“Colorado is great because it has a lot of nature and outdoor activities. It’s got a whole spectrum of landscapes,” Lu tells Culture Trip. Here are his tips for capturing the best of Colorado during your stay.
Get up early
“Get up early, take photos before breakfast, then relax,” says Lu, who typically will get all his shooting done in the early morning when the light is best. “Try to find that soft light from sunrise to three to four hours after,” Lu suggests. He also recommends using the middle of the day to shoot anything indoors, such as food at restaurants, museums, art galleries. If you are shooting an attractive looking meal, try to get a window seat so you have a better source of light.
If you do have to shoot outdoors in the middle of the day, always consider the light first, Lu says. If there is shade, then use it. And midday shooting does boast one advantage: you can shoot straight into water and capture the blue, crystal, or emerald color.
Best places to shoot
Colorado is filled with great places to grab some extraordinary photos, and Lu says renting a car and driving in any direction out of Denver takes you to some amazing places. He also mentions Maroon Bels in Aspen, Indian Peaks Wilderness — specifically Eagle Peak — and an abandoned water mill, Crystal Mill, as excellent places to shoot.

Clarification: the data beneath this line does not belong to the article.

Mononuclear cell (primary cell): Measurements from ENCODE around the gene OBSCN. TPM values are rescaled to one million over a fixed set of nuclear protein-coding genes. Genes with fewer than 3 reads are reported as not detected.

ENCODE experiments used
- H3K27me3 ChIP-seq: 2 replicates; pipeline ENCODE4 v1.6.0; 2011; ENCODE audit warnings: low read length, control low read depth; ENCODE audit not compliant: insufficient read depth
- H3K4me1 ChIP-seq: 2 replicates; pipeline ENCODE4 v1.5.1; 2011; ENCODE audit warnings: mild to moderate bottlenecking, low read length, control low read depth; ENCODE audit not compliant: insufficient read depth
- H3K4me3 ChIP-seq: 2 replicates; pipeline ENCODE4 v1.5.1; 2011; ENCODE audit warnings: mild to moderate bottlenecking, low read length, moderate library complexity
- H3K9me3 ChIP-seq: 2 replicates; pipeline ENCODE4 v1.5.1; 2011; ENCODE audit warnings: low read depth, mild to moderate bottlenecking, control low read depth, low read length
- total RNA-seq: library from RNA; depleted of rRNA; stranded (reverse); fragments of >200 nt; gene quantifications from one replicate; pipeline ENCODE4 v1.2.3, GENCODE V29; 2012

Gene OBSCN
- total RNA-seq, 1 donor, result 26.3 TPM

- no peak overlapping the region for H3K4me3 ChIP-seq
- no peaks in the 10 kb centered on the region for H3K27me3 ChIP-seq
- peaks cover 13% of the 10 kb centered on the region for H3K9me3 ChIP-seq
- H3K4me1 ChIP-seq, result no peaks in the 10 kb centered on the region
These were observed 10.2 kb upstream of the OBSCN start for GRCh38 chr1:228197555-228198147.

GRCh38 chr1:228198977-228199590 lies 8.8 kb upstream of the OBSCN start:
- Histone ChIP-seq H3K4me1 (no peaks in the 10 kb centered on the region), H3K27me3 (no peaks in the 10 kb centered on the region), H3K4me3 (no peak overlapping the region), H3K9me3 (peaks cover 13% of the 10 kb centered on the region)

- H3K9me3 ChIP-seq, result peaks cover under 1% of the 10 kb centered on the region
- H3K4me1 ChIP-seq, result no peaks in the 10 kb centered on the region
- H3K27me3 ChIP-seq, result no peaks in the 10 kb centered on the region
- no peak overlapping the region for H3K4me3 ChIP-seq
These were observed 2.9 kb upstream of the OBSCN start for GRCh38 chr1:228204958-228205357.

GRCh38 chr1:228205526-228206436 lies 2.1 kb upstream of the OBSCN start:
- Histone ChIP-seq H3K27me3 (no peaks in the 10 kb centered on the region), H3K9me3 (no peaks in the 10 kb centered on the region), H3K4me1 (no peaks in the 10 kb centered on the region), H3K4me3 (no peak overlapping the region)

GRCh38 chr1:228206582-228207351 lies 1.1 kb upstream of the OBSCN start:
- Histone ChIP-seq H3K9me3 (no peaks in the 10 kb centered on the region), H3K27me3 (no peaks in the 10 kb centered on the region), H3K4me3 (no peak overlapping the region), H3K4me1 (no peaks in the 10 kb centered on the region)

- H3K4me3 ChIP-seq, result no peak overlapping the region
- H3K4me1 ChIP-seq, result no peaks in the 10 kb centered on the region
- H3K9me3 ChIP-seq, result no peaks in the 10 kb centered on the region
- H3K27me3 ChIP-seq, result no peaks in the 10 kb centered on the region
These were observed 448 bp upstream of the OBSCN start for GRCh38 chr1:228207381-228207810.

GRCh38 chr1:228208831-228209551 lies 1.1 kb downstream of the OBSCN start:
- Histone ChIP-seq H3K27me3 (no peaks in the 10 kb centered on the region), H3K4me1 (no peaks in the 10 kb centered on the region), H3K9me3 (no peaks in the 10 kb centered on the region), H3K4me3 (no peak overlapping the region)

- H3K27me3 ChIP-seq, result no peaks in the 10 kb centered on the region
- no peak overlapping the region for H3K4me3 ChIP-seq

But Lu doesn’t suggest just going to the popular spots, as you’ll only end up getting the same photos as everyone else. “Find a little home base and drive in any direction. Colorado is very big, and a lot of it is very accessible,” he advises.
Don’t go crazy on the editing
Everyone wants the perfect #nofilter shot, but it’s not always possible. So you start playing around with filters and the next minute you find yourself with a cartoon-like image, which veers far from the reality of the moment in which it was shot.
“I slightly edit my photos, but not to fix anything. You have to get it right when you hit the button,” says Lu. He also advises going through the numerous photos you take and picking out the best one to post. Storage for photos comes cheap these days using the cloud, so it’s best to take a wide array of photos and pick out the best ones later, rather than ruing not having the one you want.
Lu also says it’s wise to dial back the filter a little, even if you’re happy with the results. “I’ll adjust a photo to my liking, then when I hit that point where I like it, I take it back a little. If I like 20 percent of a filter, I take it to 15 percent.”
All the apps
Lu uses a variety of apps to edit and shoot his photos, depending on the circumstances of each individual image. He uses Snapseed by Google to edit his photos and uses Afterlight to add colors. To shoot his photos, Lu uses Cortex Cam for use in low light and for still shots. The app takes 100 photos in less than a second and averages them into one image. It also eliminates grain and blur. He also uses Average Camera Pro for a similar purpose.
Lu’s final piece of advice? There’s one small piece of equipment that will pay dividends when populating your Instagram with great photos. “If you don’t own a tripod, find a cheap little one and a clip for your phone. It’s a great investment for your photos.”